Chris Teachout was using cover crops before cover crops were widely touted throughout the state for their use in slowing erosion and diminishing runoff.
Growing up on a livestock farm near Shenandoah, the family would use the cover crops for bedding their livestock.
"Clear back in the mid '80s, we did cereal rye, and we aerially seeded it in corn, which a lot of people are doing with cover crops now. We’d harvest the grain, and then we’d always like the big, tall, long straw. My dad had a farrow-to-finish hog operation, and I had cow/calf pairs, so we loved the straw bedding for that," Teachout said.
But as equipment got more efficient for baling corn stalks, they did away with the cereal rye as a cover crop. They began selling corn stalks and eventually exited the livestock industry. Although he’s not raising traditional livestock, Teachout refers to the earthworms and soil microbes as his "livestock" underground. And as the fifth-generation farmer continues to raise corn and soybeans, he’s very much interested in how to improve his soil and gain efficiencies in his fields.
Along with no-till, Teachout has more than 25,000 feet of terraces and 4.7 acres of grassed waterways to control soil erosion on his farm. He’s installed riparian forest buffers in a 7.6-acre area near his farm pond, a 2.59-acre field windbreak and a wetland restoration project that covers 26.31 acres.
Teachout was recently named the recipient of the 2017 Iowa Conservation Farmer of the Year award. The award, which got its start in 1952, is co-sponsored by the Iowa Farm Bureau Federation (IFBF) and the Iowa Department of Agriculture and Land Stewardship (IDALS). For his award, Teachout receives the keys to a John Deere 6E Series tractor, or its equivalent, for up to 12 months or 200 hours of use. The prize, valued at more than $12,000, is supported by The Van Wall Group of Perry and John Deere. This year, AgriVision Equipment joins as a major sponsor and will deliver the tractor.
Regional conservation winners this year include: Tom Oswald, Cleghorn; Dwight Dial, Lake City; Greg Palmer, Waukon; Steve & Ann Brinkman, Audubon; Stewart Baldner, Dallas Center; John Maxwell, Donahue; and Ray Menke, Ft. Madison.
Measuring the benefits
Teachout began reinvesting time and money into researching and experimenting with cover crops in 2011, when they were back in the spotlight.
"About six years ago, when everybody started talking about cover crops, the light went on. That’s what I had been doing, and I saw some of the benefits in the soil working differently," he said.
Since then, Teachout has been researching different cover crops on his own fields, experimenting how different mixtures affect the soil and provide a "carpet," cooling the ground below to encourage microbe activity.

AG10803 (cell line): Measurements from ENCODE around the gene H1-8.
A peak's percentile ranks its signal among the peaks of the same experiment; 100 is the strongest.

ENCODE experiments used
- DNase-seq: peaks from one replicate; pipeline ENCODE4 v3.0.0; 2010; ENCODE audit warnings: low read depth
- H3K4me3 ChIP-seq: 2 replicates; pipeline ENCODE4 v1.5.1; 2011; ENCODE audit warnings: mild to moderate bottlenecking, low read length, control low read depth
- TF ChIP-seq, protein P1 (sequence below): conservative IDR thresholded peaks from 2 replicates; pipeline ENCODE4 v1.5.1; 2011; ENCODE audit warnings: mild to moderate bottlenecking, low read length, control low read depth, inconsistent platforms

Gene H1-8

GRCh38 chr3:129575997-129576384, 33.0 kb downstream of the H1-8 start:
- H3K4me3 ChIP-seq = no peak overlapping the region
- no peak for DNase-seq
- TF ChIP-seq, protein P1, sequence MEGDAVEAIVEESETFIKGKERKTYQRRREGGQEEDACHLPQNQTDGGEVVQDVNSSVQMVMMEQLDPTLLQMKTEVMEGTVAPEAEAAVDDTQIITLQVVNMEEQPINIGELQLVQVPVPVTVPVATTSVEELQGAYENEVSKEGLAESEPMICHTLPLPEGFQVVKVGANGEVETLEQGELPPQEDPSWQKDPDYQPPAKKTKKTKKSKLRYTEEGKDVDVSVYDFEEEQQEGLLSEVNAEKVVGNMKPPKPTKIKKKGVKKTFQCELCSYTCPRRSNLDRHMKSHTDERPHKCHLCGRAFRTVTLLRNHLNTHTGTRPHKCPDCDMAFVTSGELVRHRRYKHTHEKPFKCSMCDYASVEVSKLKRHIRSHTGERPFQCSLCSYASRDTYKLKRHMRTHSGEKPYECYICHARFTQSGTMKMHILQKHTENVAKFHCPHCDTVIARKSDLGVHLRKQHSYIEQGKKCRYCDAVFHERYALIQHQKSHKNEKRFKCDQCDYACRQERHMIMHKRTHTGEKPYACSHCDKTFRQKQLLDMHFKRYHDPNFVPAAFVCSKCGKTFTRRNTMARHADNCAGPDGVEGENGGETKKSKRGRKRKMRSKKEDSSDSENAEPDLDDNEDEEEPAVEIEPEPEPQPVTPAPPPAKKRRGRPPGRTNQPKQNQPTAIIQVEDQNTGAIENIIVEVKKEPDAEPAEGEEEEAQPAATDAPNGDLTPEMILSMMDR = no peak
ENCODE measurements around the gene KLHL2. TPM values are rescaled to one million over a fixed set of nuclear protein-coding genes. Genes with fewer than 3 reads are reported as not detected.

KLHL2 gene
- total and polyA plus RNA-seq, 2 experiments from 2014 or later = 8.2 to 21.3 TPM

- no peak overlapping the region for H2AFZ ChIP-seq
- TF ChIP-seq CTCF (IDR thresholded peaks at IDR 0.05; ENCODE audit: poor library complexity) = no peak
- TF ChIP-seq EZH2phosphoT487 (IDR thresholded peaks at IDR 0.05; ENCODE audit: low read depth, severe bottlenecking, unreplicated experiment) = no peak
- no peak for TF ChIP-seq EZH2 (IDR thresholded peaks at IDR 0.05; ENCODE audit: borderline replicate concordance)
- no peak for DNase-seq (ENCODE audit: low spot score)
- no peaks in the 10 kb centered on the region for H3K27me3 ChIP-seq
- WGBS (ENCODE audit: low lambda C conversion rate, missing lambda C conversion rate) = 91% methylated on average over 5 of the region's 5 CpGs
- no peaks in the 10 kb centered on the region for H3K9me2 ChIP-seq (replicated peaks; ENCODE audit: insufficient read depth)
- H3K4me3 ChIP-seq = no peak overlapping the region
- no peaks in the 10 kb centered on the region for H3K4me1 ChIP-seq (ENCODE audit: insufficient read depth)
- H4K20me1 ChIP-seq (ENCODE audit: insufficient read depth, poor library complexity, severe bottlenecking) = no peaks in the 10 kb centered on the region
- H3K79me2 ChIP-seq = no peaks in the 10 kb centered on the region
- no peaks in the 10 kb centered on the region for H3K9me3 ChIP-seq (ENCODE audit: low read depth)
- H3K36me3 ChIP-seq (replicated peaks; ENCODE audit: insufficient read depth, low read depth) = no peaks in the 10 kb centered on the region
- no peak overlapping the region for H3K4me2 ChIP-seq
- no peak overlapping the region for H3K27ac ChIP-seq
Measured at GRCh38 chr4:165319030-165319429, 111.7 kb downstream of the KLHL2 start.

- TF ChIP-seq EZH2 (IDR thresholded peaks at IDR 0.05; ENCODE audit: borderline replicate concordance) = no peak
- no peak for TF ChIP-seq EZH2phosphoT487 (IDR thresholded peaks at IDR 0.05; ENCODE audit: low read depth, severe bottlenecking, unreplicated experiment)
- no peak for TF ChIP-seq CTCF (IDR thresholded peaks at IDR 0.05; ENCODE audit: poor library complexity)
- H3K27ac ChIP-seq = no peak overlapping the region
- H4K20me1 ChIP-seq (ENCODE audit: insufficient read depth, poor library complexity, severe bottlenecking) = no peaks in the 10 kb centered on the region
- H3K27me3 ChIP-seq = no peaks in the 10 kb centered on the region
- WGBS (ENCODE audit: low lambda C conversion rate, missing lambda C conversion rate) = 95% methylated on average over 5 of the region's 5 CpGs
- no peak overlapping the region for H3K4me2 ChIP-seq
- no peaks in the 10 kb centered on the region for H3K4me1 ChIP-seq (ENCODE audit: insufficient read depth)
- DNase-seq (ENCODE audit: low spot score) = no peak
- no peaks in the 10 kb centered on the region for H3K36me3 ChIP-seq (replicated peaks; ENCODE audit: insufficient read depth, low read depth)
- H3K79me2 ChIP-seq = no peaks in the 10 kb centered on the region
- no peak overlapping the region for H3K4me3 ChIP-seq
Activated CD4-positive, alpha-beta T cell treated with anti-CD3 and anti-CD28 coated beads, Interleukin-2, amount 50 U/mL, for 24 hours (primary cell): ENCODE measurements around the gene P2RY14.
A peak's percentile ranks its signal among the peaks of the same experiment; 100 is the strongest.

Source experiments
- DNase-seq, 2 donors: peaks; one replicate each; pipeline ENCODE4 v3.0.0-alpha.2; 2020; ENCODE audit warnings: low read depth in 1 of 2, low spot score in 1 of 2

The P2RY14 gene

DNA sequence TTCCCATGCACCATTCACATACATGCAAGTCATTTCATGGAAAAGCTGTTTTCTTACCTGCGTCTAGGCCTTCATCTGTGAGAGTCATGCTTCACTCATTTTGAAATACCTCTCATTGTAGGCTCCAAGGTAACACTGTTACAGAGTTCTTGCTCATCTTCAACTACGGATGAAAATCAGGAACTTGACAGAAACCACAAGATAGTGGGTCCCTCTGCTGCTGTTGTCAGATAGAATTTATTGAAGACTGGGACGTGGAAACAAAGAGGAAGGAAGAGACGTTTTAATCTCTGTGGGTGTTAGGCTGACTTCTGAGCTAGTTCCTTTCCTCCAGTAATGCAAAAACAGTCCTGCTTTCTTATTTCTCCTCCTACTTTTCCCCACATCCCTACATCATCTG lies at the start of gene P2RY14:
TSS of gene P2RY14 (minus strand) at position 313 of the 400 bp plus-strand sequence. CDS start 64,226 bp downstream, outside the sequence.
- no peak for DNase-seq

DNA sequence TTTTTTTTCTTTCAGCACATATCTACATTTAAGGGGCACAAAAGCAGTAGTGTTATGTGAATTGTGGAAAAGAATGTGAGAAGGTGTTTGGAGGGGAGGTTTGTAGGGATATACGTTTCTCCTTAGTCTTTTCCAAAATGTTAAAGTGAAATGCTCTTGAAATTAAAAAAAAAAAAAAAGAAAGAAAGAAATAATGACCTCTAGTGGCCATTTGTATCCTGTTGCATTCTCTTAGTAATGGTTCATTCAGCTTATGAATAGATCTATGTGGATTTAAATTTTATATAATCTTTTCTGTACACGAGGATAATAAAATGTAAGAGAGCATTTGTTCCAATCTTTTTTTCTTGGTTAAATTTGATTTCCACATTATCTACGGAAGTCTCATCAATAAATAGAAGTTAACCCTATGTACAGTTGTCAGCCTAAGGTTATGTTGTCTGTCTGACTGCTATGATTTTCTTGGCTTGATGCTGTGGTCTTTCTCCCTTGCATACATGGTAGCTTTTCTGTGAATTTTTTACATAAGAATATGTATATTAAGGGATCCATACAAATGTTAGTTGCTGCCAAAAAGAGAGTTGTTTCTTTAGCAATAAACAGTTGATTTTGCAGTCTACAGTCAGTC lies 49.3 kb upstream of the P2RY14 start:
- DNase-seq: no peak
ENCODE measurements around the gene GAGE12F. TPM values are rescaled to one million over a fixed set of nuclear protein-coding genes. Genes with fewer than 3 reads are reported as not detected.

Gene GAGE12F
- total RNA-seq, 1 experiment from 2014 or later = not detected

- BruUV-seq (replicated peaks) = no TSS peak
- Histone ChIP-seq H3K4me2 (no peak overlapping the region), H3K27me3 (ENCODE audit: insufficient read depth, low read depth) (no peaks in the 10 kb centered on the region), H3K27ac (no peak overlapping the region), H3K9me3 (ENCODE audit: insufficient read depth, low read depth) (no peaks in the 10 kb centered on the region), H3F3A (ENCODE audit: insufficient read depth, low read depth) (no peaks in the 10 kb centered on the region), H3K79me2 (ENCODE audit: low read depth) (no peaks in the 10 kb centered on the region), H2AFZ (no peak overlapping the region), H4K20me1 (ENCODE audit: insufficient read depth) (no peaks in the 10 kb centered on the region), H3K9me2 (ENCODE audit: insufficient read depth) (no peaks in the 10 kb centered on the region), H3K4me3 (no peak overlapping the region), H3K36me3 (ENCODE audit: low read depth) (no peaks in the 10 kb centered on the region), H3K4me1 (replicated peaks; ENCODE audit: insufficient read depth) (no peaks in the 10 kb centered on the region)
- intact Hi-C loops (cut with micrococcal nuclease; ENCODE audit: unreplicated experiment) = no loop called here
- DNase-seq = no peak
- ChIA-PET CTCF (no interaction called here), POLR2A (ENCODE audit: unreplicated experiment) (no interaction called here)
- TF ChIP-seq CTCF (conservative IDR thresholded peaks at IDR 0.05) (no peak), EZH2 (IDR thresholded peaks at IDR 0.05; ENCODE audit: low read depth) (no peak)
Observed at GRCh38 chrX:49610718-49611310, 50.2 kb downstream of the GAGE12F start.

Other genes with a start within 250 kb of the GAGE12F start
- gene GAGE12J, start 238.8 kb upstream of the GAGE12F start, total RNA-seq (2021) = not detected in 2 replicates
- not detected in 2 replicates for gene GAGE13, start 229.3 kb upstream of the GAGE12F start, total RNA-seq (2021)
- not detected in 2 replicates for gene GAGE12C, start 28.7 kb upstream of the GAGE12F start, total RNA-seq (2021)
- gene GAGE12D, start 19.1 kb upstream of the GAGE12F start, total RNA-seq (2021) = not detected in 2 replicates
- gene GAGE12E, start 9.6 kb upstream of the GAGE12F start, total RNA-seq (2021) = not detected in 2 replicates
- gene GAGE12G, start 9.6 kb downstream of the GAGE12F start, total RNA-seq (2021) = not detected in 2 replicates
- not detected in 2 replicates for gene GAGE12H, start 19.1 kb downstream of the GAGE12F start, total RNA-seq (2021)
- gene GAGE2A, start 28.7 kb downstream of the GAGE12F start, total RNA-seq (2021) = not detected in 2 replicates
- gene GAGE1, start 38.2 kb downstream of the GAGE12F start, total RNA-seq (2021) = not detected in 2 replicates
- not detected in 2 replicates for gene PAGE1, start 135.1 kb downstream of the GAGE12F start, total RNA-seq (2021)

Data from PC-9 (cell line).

Through each experiment, he’s learned something that inspires other experiments and research. He’s excited to see his soils build organic matter over time. And he’s not hesitant about sharing his enthusiasm about soil health with others not only in the state, but through invitations to speak at international conferences.
On a recent visit to the farm, Teachout pointed out an experiment with interplanting cover crops in his cornfield early in the season.
"I’ve got this (underground) feedlot now (of earthworms and microbes) that I’ve got to take care of," he said.
In a soybean field, Teachout is conducting a variety of tests to measure the amount of microbe activity in the soil. He’s also measuring moisture, surface temperature and 4-inch soil depth temperatures to see what kind of difference the carpet of cereal rye is making. Teachout is using tea bags and cotton underwear to determine the microbe activity overtime. He’s weighed each before burying them in the soil, then will take each out at different intervals throughout 90 days to see how much each have broken down.
The organic matter in that particular field, at 5.5 percent, shows strong microbe activity. A shovel full of dirt exposed a centipede, mushrooms, fungal threads and all sorts of earthworm holes. It’s exactly what Teachout likes to see.
"Mushrooms are decomposing the cornstalks and releasing nutrients back into the systems. Fungal threads going from the rye are extracting nutrients," Teachout points out.
Keeping it cool
The soil temperature was 93 degrees just under the carpet of cereal rye. Four inches below the surface of the rye carpet, the soil was 73 degrees. The soybeans were green and lush.
Nearby, in a rare bare spot, the soil was 109 degrees on the surface "The soybeans aren’t as good in this sun spot right here," he said.
Not only do the experiments tout the benefits of cover crops, but it’s also visible after heavy rains, he said. He doesn’t see muddy water coming off of his fields.
"When we have that nice carpet, it slows the impact of the rain, it doesn’t dislodge any soil," he said.
While the thought of trying a different practice or cover crop on a field might sound intimidating, Teachout recommends that farmers give it a go. He offered his top three pieces of advice for farmers wanting to learn more:
1. Ask questions, get in the soil pit, and go to soil health field days and meetings. Try to open your mind up and see if there’s just one takeaway you can bring home. "Most likely there’s somebody in your neighborhood doing something. … Stop and ask and start the conversation."
2. Understand what we’re doing with our natural resources. "If you’re not concerned about that, none of this matters. Forty to 50 years from now, do we want to hand our kids just clay?"
3. Learn from others. "There are a lot of us out here willing to share. Farming is a lot of relationships and it’s social. We need to share and help each other out."
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